3) warns of the violent nature of the play filled with murder, guilt and pain. Blood in the murder of King Duncan also plays a major role because it represents Macbeth's guilt as well as his shame for slaying King Duncan. Macbeth observes his blood stained hands and remarks "As they had seen me with these hangman's hands." (pg. 27) This reveals his guilt and shame because he is comparing his hands to those of an executioner's.
The quote is important as it shows Macbeth’s guilt over the murder, and how it haunts him. Macbeth gradually loses his sanity and questions if his decision was correct. Through this quote, you are able to see Macbeth’s vulnerability and more humane side. Shakespeare communicates that if negative emotions are not confronted, they will consume and relentlessly haunt them. The idea is again demonstrated in Act 5 where Macbeth says, “Of all men else I have avoided thee But get thee back.
This scene parallels much of Macbeth 's words (how "all great Neptune 's ocean" would not be able to "wash [his] blood" away), in that now she, also, realizes the depth of her guilt in killing the king (2.2.61-62). In this passage, she is desperately washing her hands, attempting to remove her smudge of imaginary blood, but of course, that blood is stained onto her conscience forever. The fact that Shakespeare has Lady Macbeth also display her guilt signifies that Macbeth is not the only one to sense it, and therefore it is a universal rule, that all those guilty from wrongdoing can never be rid of their remorse, which makes obvious the theme of endless guilt. The fact that blood—a striking image—is used continually throughout to symbolize guilt unifies the play through a significant object and focuses the audience on the symbol (by extension, then, it also focuses the audience on the theme), resulting in them giving more thought to it. With use of blood as a symbol of guilt, Shakespeare is able to develop his theme that guilt is an endless burden on the wrongdoer.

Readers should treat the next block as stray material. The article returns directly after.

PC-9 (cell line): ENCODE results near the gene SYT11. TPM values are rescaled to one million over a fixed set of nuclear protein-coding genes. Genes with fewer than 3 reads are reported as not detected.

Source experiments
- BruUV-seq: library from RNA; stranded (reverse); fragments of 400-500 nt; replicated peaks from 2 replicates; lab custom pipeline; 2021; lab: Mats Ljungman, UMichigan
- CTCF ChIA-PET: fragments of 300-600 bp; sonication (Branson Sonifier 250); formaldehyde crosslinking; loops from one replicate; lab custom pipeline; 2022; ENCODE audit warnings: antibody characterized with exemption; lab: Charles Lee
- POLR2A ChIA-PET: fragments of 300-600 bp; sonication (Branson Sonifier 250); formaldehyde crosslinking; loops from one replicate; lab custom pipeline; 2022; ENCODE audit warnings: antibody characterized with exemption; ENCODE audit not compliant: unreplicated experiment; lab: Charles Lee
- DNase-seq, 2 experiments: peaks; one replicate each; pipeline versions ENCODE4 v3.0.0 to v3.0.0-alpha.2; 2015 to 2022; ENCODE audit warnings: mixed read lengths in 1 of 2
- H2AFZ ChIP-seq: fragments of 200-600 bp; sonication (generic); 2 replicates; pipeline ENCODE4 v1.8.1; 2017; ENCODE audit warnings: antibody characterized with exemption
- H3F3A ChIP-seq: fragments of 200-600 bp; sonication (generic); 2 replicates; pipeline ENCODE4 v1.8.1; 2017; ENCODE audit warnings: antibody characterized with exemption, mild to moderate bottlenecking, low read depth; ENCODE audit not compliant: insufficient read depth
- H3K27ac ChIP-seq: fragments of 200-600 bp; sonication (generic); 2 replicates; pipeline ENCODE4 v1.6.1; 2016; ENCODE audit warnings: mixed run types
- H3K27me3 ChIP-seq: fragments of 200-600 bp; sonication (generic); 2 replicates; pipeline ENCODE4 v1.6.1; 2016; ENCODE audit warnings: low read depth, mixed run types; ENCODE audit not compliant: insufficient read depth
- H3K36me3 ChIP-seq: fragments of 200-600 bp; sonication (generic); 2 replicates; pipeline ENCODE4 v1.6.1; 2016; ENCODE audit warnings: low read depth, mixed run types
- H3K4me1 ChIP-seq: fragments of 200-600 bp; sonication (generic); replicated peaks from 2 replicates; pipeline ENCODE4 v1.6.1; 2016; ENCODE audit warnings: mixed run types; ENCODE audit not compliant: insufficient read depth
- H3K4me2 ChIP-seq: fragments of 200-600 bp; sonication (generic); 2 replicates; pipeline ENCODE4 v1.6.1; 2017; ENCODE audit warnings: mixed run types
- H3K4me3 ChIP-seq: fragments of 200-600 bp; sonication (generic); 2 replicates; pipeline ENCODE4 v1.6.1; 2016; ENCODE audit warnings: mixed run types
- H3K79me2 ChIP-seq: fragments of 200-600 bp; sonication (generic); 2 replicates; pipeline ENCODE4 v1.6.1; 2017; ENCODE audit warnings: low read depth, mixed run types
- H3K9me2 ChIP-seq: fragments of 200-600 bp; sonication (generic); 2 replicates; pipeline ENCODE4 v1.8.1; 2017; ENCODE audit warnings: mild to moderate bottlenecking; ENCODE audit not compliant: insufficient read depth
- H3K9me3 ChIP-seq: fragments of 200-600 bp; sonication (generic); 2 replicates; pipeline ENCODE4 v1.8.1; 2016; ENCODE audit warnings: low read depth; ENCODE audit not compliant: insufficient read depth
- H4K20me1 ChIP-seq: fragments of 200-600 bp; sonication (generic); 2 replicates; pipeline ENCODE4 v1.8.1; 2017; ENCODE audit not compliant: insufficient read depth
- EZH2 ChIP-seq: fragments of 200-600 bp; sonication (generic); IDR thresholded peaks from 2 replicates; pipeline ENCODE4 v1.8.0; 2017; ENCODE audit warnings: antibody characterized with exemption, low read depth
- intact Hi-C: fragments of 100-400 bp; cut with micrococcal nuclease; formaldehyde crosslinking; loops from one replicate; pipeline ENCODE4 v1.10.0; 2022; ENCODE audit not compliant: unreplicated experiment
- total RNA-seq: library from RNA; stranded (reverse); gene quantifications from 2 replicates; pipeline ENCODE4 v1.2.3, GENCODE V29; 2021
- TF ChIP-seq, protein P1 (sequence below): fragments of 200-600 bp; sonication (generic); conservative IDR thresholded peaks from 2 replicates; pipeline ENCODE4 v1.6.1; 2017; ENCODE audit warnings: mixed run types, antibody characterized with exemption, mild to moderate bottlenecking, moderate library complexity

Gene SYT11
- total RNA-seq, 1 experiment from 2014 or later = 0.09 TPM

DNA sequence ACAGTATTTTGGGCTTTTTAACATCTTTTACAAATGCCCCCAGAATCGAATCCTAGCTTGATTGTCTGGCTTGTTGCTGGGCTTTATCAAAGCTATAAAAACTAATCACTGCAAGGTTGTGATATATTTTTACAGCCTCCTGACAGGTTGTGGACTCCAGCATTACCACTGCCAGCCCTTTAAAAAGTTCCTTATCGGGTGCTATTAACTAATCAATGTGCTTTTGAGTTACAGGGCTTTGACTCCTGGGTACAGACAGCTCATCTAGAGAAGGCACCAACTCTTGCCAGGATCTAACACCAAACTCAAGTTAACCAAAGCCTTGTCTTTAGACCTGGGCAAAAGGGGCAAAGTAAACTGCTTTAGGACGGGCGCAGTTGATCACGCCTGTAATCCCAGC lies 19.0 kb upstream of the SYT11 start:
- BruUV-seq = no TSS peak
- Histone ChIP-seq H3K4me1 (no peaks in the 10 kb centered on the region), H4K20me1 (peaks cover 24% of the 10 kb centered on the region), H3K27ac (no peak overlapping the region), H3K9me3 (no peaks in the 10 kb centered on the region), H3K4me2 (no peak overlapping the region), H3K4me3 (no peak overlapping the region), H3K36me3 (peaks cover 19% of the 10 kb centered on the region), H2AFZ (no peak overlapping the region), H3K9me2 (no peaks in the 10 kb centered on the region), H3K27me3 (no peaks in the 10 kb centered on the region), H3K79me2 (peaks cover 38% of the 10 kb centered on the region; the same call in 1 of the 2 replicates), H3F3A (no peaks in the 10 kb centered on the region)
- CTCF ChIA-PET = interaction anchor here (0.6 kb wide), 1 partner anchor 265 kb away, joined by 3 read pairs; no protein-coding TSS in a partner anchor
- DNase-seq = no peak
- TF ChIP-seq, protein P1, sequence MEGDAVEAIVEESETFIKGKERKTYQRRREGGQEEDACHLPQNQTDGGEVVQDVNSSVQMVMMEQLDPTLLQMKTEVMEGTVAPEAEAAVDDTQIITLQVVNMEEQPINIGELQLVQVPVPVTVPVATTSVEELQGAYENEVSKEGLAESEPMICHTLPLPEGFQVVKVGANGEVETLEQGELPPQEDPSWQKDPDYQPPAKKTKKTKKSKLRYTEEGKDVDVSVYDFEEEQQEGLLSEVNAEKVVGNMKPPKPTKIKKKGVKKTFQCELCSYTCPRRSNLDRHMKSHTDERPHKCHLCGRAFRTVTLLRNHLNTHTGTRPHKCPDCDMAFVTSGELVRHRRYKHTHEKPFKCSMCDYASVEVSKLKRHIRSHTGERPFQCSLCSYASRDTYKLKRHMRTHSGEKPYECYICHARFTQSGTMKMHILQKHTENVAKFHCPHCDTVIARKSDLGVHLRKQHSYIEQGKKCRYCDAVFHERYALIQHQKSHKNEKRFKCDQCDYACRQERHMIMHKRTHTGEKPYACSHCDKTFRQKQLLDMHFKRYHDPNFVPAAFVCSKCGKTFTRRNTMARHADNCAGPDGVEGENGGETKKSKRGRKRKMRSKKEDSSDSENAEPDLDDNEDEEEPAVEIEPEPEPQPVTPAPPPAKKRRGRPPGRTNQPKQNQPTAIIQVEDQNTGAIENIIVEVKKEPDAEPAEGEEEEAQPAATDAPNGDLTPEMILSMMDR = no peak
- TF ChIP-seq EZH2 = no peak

Macbeth recognizes that the conscious acts which torture him essentially reduce him to a human individual. This is the inescapable bond that keeps him "pale" and at Act 3 Scene 2, he states: "Come seeling night Scarf up the tender eye of pitiful day, And with thy bloody and invisible hand Cancel and tear to pieces that great bond Which keeps me pale" The above quote by Macbeth demonstrates that he imagines that the execution of more murderous deeds, (instigation of the murder of Banquo), will help him pursue his interest of personal safety and also destroy any personal humanity left within himself. Immediately after the death of Duncan, Macbeth is disgusted with himself for murdering Duncan. This is shown by Macbeth when he states: "I have done the deed" He says this instead of simply saying that he has murdered Duncan and is consequently almost trying to avoid the subject. This demonstrates that Macbeth is deeply ashamed of what he has done.
If she hadn’t insisted on the murder, she would not be driven in... ... middle of paper ... ...can presume that it was out of guilt. As we saw, it was plaguing her dreams, and taking a heavy toll on her mental health. The reader can assume that she saw death as the only opportunity for peace of mind. Lady Macbeth committed the ultimate crime, and this is how she payed the price. Lady Macbeth began to see the consequences of her actions, but couldn’t handle the repercussions.